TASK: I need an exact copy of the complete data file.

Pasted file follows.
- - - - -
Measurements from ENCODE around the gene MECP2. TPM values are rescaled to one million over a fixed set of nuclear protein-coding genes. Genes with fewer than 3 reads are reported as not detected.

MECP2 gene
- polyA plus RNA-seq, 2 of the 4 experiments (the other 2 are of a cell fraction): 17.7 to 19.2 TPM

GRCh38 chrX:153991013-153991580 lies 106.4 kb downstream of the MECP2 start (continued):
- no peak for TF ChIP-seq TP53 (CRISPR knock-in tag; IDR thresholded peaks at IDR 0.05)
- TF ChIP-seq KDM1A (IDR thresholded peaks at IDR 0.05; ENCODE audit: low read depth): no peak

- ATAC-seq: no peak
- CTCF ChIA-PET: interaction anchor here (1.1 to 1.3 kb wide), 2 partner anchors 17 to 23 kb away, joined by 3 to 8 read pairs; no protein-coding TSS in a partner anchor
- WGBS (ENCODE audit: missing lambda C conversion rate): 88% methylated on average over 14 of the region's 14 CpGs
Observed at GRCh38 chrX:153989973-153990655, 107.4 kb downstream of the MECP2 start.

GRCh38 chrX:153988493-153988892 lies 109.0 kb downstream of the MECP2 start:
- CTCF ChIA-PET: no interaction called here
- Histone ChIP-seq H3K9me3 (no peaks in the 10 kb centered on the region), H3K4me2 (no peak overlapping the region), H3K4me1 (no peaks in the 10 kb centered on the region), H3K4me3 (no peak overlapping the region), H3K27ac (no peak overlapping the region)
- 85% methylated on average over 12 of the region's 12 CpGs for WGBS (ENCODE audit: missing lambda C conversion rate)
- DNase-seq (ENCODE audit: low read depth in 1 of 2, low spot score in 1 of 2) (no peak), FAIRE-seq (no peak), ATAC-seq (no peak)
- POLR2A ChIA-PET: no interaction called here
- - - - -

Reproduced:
Measurements from ENCODE around the gene MECP2. TPM values are rescaled to one million over a fixed set of nuclear protein-coding genes. Genes with fewer than 3 reads are reported as not detected.

MECP2 gene
- polyA plus RNA-seq, 2 of the 4 experiments (the other 2 are of a cell fraction): 17.7 to 19.2 TPM

GRCh38 chrX:153991013-153991580 lies 106.4 kb downstream of the MECP2 start (continued):
- no peak for TF ChIP-seq TP53 (CRISPR knock-in tag; IDR thresholded peaks at IDR 0.05)
- TF ChIP-seq KDM1A (IDR thresholded peaks at IDR 0.05; ENCODE audit: low read depth): no peak

- ATAC-seq: no peak
- CTCF ChIA-PET: interaction anchor here (1.1 to 1.3 kb wide), 2 partner anchors 17 to 23 kb away, joined by 3 to 8 read pairs; no protein-coding TSS in a partner anchor
- WGBS (ENCODE audit: missing lambda C conversion rate): 88% methylated on average over 14 of the region's 14 CpGs
Observed at GRCh38 chrX:153989973-153990655, 107.4 kb downstream of the MECP2 start.

GRCh38 chrX:153988493-153988892 lies 109.0 kb downstream of the MECP2 start:
- CTCF ChIA-PET: no interaction called here
- Histone ChIP-seq H3K9me3 (no peaks in the 10 kb centered on the region), H3K4me2 (no peak overlapping the region), H3K4me1 (no peaks in the 10 kb centered on the region), H3K4me3 (no peak overlapping the region), H3K27ac (no peak overlapping the region)
- 85% methylated on average over 12 of the region's 12 CpGs for WGBS (ENCODE audit: missing lambda C conversion rate)
- DNase-seq (ENCODE audit: low read depth in 1 of 2, low spot score in 1 of 2) (no peak), FAIRE-seq (no peak), ATAC-seq (no peak)
- POLR2A ChIA-PET: no interaction called here